When Carlton’s Lucy McEvoy sets out on her career pathway in the AFLW rest assured she’ll do so ever mindful of the potential potholes . . . the ones her father Phil seemed to find in another life in the old dark Navy Blue.

Rewind more than 40 years, to late 1978, when Phil took a phonecall from the club’s then Promotions Manager and former full-forward Greg Kennedy. Clearly Phil’s reputation as a footballer preceded him, for the call was the sort any aspiring League player dreams about.

“I was working on the green harvest on the farm (at Colbinabbin, east of Bendigo) when I took a call from Greg Kennedy, a lovely man he was to. He rang to say ‘We’re going on a training trip to Fiji in ten days’ time and you’re coming’.

“I said that’s wonderful, but I don’t have a passport, to which he replied ‘Don’t worry, we’ll sort all that out’.”

In Fiji, Phil shared a hotel room with 1972 Premiership players Barry Armstrong and Trevor Keogh, as well as Rod ‘Curly’ Austin who’d join them in the ’79 Grand Final triumph. As he recalled, “I was a kid out of nowhere rooming with legends”.

On his return, Phil got down to business. He recalled turning out for his first intra-club practice match on No.1 Oval flanking the Carlton ground, but by his own admission, played with stars in his eyes.

“I didn’t really get the concept at all. I barely got a kick, thought it was a bit of kick and giggle, Phil conceded.

“In saying that, I remember Wayne Johnston went out there and basically bashed everybody. ‘The Dominator’ was incredibly serious. He was hell-bent and he took no prisoners, and thinking about it years later I realise now that I should have gone harder.”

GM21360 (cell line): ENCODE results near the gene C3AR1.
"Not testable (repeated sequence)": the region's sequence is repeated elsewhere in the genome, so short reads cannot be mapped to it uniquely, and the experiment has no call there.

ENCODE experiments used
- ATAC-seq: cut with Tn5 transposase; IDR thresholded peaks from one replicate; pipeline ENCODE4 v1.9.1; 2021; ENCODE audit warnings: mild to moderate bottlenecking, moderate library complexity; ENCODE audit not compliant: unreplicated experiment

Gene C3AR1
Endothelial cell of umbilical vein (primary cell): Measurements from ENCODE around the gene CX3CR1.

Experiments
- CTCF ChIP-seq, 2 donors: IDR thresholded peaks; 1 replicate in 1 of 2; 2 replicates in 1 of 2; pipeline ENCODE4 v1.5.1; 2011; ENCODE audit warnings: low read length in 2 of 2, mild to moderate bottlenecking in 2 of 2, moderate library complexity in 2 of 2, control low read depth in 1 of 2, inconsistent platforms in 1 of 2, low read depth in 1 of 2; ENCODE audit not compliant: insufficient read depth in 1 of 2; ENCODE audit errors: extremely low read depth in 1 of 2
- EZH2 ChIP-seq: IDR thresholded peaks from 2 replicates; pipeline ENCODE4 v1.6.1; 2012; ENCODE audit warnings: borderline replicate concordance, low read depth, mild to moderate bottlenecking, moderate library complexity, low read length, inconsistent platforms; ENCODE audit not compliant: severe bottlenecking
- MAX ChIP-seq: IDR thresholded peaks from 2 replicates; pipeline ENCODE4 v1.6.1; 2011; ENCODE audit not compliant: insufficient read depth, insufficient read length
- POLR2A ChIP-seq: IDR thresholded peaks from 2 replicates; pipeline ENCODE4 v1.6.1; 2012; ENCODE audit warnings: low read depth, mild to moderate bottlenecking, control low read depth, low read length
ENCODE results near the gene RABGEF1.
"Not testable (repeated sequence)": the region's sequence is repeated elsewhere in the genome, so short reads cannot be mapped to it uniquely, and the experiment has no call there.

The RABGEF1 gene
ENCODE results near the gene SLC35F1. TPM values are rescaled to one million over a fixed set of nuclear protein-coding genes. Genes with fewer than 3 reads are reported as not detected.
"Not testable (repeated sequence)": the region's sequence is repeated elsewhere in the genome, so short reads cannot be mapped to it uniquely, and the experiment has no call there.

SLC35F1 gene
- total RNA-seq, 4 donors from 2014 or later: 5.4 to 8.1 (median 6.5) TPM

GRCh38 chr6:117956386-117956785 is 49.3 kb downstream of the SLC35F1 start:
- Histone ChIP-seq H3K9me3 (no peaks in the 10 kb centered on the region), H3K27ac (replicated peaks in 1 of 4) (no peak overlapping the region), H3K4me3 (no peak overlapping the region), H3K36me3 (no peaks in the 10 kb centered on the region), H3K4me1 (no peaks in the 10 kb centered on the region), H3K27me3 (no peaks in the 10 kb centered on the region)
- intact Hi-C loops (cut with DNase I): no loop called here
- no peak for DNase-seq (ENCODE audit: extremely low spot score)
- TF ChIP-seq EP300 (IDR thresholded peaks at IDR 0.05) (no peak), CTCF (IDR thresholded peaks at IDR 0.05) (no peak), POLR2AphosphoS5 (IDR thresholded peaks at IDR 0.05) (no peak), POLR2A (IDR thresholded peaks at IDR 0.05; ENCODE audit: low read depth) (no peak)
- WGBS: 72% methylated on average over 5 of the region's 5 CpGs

Lucy McEvoy and father Phil McEvoy. 

Phil featured in most of the ensuing practice matches, one of them against Richmond in which he bobbed up with a lazy five goals on Francis Bourke – only to be sidelined for months on end after copping a dislocated shoulder in a collision with . . . guess who? . . . W. Johnston.

Under Reserve Grade Coach Sergio Silvagni, Phil strung together 50 matches, whether at full-back, full-forward or half-forward, through a halcyon period for the senior team – Premiers in 1979 under Alex Jesaulenko’s watch, and Premiers again under David Parkin’s in 1981 and ’82.

“I was too starry eyed. I never got the concept or the intensity, but they were the best four years of my life,” he said. “I found out I was sacked through the Sunday Observer and later crossed to Richmond, but it wasn’t a patch on Carlton, not even remotely. Carlton had a real country feel to it, which perhaps wasn’t surprising with Bendigo boys like Ashman, Buckley, Keogh Sheldon and Southby.”

Pleasingly for Phil, the Carlton friendships endure. He still runs into old heads like Ricky ‘Chicken’ Nixon and Wayne Harmes – the League’s inaugural Norm Smith Medallist - who imparted upon Phil the apt if somewhat unfortunate nickname of ‘Slacker’.

Phil can laugh about it now, but he also takes comfort in the fact that his daughter is the complete antithesis.

“Footy’s been big for Lucy from day one,” Phil said. “As a kid she used to kick a footy forwards and backwards 4-500 times a day, and since the age of six or seven she’s never missed a year of football period.

“Over the years I’ve mentioned to her three or four times ‘Lucy, make sure you listen, because I stuffed it up and here’s why’ . . . but she’s not the sort of girl who would stuff up because she’s just so driven.”

Thesedeays a part of the fold at the local football club in Ocean Grove, Phil readily declared that all that was about to change with his daughter’s elevation to AFLW ranks.

“When ‘Harf’ (Daniel Harford, Senior Coach), Ash (Brown, General Manager Women’s Football) and Wayne (Siekman, List Manager) came to visit before the draft I said to them ‘I see you’re here to apologise for sacking me 40 years ago’,” Phil dryly suggested.

“In truth we were all rapt that the club called Lucy’s name. Carlton’s was the best interview of all the clubs she had done and she was suitably impressed, and the fact that the Carlton jumper was superimposed over her really won her over.

“And I’ll be there at Carlton all the time. I want to watch Lucy’s career develop and I’m looking forward to it,” he said.